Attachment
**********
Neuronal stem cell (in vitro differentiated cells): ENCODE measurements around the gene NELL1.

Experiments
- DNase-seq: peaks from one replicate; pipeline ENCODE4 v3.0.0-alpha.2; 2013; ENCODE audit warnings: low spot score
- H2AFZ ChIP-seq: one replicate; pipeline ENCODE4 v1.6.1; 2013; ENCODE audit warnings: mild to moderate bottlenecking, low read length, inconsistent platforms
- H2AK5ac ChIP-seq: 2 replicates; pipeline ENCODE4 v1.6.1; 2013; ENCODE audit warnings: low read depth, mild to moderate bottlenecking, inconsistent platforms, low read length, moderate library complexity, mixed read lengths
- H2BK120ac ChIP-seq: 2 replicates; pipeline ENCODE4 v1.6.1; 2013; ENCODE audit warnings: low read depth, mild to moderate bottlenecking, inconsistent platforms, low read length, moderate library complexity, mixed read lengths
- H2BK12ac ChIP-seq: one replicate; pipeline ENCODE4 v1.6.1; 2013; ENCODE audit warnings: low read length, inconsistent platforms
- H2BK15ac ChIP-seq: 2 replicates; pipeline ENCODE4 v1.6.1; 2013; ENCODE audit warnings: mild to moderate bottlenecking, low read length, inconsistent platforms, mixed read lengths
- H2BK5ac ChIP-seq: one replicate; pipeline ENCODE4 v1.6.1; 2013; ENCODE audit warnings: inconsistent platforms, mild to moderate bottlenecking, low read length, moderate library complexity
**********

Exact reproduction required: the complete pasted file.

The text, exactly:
Neuronal stem cell (in vitro differentiated cells): ENCODE measurements around the gene NELL1.

Experiments
- DNase-seq: peaks from one replicate; pipeline ENCODE4 v3.0.0-alpha.2; 2013; ENCODE audit warnings: low spot score
- H2AFZ ChIP-seq: one replicate; pipeline ENCODE4 v1.6.1; 2013; ENCODE audit warnings: mild to moderate bottlenecking, low read length, inconsistent platforms
- H2AK5ac ChIP-seq: 2 replicates; pipeline ENCODE4 v1.6.1; 2013; ENCODE audit warnings: low read depth, mild to moderate bottlenecking, inconsistent platforms, low read length, moderate library complexity, mixed read lengths
- H2BK120ac ChIP-seq: 2 replicates; pipeline ENCODE4 v1.6.1; 2013; ENCODE audit warnings: low read depth, mild to moderate bottlenecking, inconsistent platforms, low read length, moderate library complexity, mixed read lengths
- H2BK12ac ChIP-seq: one replicate; pipeline ENCODE4 v1.6.1; 2013; ENCODE audit warnings: low read length, inconsistent platforms
- H2BK15ac ChIP-seq: 2 replicates; pipeline ENCODE4 v1.6.1; 2013; ENCODE audit warnings: mild to moderate bottlenecking, low read length, inconsistent platforms, mixed read lengths
- H2BK5ac ChIP-seq: one replicate; pipeline ENCODE4 v1.6.1; 2013; ENCODE audit warnings: inconsistent platforms, mild to moderate bottlenecking, low read length, moderate library complexity